At this time, they can be caught on shallow running crank baits and surface lures. The bass spawning begins when the water temperature reaches 62 degrees. After spawning, the bass move to the willows and shallow rocky points.
They can be taken on spinner and buzz baits, plastic worms, jig and frog, crank baits and surface lures. As the water temperature approaches 75 degrees, the fish move to deep points, bluffs, underwater brush piles and boat docks.
The same lure pattern holds true. This pattern will hold until late September or early October. When water temperatures cool to 70 degrees, the bass move back to shallow coves and shallow brush. Medium and shallow running crank baits work well. When water temperatures get down to approximately 56 degrees, the fish move back to deep water.
This sporty little fish rarely gets above three pounds, but a two pounder will test your tackle. They are the first to spawn in late February or early March and like to spawn in running water.
During this period, a good place to catch them is the upper end of Elk River, Spring River and Neosho River above Twin Bridges. Large numbers of White Bass have been taken below the low water dam on the Neosho in Miami, Oklahoma.
After spawning, White Bass move to deep flats and underwater islands. Schools can be found in 20' - 30' of water. Use jugging spoons straight up and down. By the middle of August when the shad have reached the size of minnows, the White Bass move to the shallows.
They are easy to catch trolling or casting on windy points and gravel shorelines. They can be taken with white or light blue jigs, with or without a float, light-colored Roadrunners, white or yellow Roostertails, and, on occasion, top water lures. Try 1/4 oz. Vibric Roostertail in chartrueuse or white Tiny Torpedoes.
This action generally lasts until the first of December - at this time the White Bass go back to deep water and can be caught on jigging spoons.
This fish is locally referred to as a Kentucky bass. This bass follows about the same water temperature changes as the largemouth, although he likes rocky ledges and is generally caught in deeper water than the largemouth.
This fish can be distinguished by a rough spot on the tongue, and his mouth does not extend past his eye. Best lures are jig and pork, salt craws, plastic worms, deep jerk baits and spring lizards.
Grand Lake is known throughout the Midwest as a fine Crappie lake, where they can be caught twelve months a year. Some of the larger Crappie are caught in winter months from fishing docks with brush around them and in deep sunken brush.
Most public brush piles are marked on the shoreline. Crappie spawn in 55-60 degrees water, temperatures generally occurring in April. As Crappie spawn in shallow water two to four feet deep, they are easy to catch and are the finest eating fish in our lake.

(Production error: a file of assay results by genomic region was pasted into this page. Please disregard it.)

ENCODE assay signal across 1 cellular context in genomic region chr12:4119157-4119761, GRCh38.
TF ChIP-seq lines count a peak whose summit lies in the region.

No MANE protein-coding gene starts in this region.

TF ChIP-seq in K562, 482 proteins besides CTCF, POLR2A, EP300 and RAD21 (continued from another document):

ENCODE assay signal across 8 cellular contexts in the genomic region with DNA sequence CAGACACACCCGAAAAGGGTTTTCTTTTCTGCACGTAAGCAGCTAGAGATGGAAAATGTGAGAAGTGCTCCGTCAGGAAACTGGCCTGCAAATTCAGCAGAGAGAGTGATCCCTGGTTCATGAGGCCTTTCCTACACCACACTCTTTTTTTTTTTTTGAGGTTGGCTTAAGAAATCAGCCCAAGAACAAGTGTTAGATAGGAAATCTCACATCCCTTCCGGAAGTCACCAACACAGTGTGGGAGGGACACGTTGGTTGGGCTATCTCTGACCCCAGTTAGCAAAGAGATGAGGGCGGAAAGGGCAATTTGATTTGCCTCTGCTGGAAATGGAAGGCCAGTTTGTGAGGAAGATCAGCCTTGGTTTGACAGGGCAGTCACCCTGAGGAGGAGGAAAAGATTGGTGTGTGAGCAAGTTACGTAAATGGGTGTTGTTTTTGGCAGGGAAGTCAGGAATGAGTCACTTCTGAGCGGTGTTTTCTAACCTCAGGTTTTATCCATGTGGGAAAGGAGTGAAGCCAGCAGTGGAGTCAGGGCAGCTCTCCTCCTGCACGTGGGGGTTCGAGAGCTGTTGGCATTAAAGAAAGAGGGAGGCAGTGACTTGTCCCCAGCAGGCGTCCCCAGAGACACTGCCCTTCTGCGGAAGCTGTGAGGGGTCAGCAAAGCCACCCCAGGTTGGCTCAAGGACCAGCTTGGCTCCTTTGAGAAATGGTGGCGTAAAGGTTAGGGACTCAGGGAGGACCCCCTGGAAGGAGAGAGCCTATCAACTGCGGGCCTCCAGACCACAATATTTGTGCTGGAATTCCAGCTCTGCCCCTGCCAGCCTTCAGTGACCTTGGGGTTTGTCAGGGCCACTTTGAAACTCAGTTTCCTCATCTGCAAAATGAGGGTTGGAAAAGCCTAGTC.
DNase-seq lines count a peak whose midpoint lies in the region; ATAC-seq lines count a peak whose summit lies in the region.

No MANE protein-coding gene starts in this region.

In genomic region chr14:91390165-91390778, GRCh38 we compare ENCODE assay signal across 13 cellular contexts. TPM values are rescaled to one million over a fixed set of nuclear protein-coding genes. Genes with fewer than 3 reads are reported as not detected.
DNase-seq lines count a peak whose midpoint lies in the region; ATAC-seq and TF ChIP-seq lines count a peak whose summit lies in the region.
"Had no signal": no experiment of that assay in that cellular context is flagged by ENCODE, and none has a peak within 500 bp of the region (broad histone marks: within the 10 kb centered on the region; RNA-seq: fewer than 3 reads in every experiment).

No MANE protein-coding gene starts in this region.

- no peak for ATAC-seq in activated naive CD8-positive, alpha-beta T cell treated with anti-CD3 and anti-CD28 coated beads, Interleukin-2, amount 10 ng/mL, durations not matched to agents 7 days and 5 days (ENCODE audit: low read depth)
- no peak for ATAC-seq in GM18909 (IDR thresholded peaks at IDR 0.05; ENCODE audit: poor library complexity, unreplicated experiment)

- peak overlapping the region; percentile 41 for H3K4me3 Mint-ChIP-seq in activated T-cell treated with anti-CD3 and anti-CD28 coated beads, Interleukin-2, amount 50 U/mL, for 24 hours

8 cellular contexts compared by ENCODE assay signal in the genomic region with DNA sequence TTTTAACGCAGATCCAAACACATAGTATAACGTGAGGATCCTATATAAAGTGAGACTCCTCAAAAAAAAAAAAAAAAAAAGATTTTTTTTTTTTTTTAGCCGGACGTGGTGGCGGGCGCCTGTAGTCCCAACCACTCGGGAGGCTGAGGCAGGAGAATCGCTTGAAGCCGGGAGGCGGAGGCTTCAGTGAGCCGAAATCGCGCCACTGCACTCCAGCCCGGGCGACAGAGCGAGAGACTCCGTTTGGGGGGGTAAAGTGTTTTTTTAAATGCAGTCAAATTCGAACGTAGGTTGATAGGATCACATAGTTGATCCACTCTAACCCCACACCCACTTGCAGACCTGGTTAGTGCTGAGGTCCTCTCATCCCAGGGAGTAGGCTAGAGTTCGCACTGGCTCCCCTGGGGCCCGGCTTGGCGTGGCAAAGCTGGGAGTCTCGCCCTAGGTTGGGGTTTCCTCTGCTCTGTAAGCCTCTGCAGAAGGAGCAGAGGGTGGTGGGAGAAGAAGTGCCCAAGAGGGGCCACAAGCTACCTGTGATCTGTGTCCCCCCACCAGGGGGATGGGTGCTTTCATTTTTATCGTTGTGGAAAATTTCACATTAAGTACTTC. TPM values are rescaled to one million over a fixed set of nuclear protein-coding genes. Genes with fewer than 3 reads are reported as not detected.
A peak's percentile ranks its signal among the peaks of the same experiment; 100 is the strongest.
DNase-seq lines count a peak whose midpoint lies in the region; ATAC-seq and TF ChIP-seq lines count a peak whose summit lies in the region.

A good time to Crappie fish is March along the bank in shallow brush, and in April along the shallow gravel banks in the coves. A small, light-colored jig fished 18 inches under a float works well. My favorites are 1/16 and 1/32 oz. light-colored Tube and Marabou jigs.
During hot sumer months and deep brush, outside or inside fishing docks in 15-25 feet of water. Live minnows work well during all these conditions.
Bluegill are a favorite with children. They are well represented in Grand Lake but do not grow to a large size, average four to seven ounces. They are caught during summer months around boat docks and along rocky shorelines.
Most are caught on bait. Good baits are earthworms, grub worms, insect larvae, crickets and grasshoppers. Small flies or corkbody popping bugs work well on a fly rod.
Catfish abound in Grand Lake, and can be caught through December in many ways... trotlines, throw lines, limb lines, jug lines or rod and reel.
Good baits are beef liver, chicken liver, blood bait, stink bait, live minnows, live crawfish, crappie entrails and shad.
My favorite way to catch Channel is to drift fish with fresh shad for bait. Drift flats in five-fifteen feet of water most anytime of day or night.
Channel spawn when water temperature reache 75 degrees (late May or early June). During spawn, Channel can be caught around rock fills, breakwater fills, and bridge fills.
This species, a cross between a White Bass and a Striper, does not reproduce and has to be stocked each year to keep the population up. Therefore, the count can be controlled.
Hybrids have been stocked in Grand Lake since 1982. The Wildlife Conservation Department netted some in the four-pound class in the Spring of 1984. These fish grew to a maximum of 20 pounds after fourteen years and are providing some wonderful sport fishing.
Best baits are live or fresh shad fished in 20 to 30 feet of water, large jigs, deep running crank baits and jigging spoons.
BOATING ON GRAND LAKE
Grand Lake O' the Cherokees boasts over 30 full service marinas and boat dealers. You can enjoy everything from a comfortable, friendly fishing camp style marina to luxurious yacht clubs with every service imaginable.
Many marinas offer fishing guides, boat and personal watercraft rentals, parasailing, and chartered yachts. These marinas offer a full line of boat services, equipment and repairs.
You'll find a lively selection of fun summertime apparel and nautical gift items in most marina ship stores. Several marinas also feature fine dining with boat slips for guests arriving by water, and even live entertainment.
The over 60,000 members of the United States Power Squadrons are men and women who share an interest in recreational boating - both sail and power - and a commitment to safe boating. The recently formed Grand Lake Sail and Power Squadron is one of 450 squadrons that make up the United States Power Squadrons.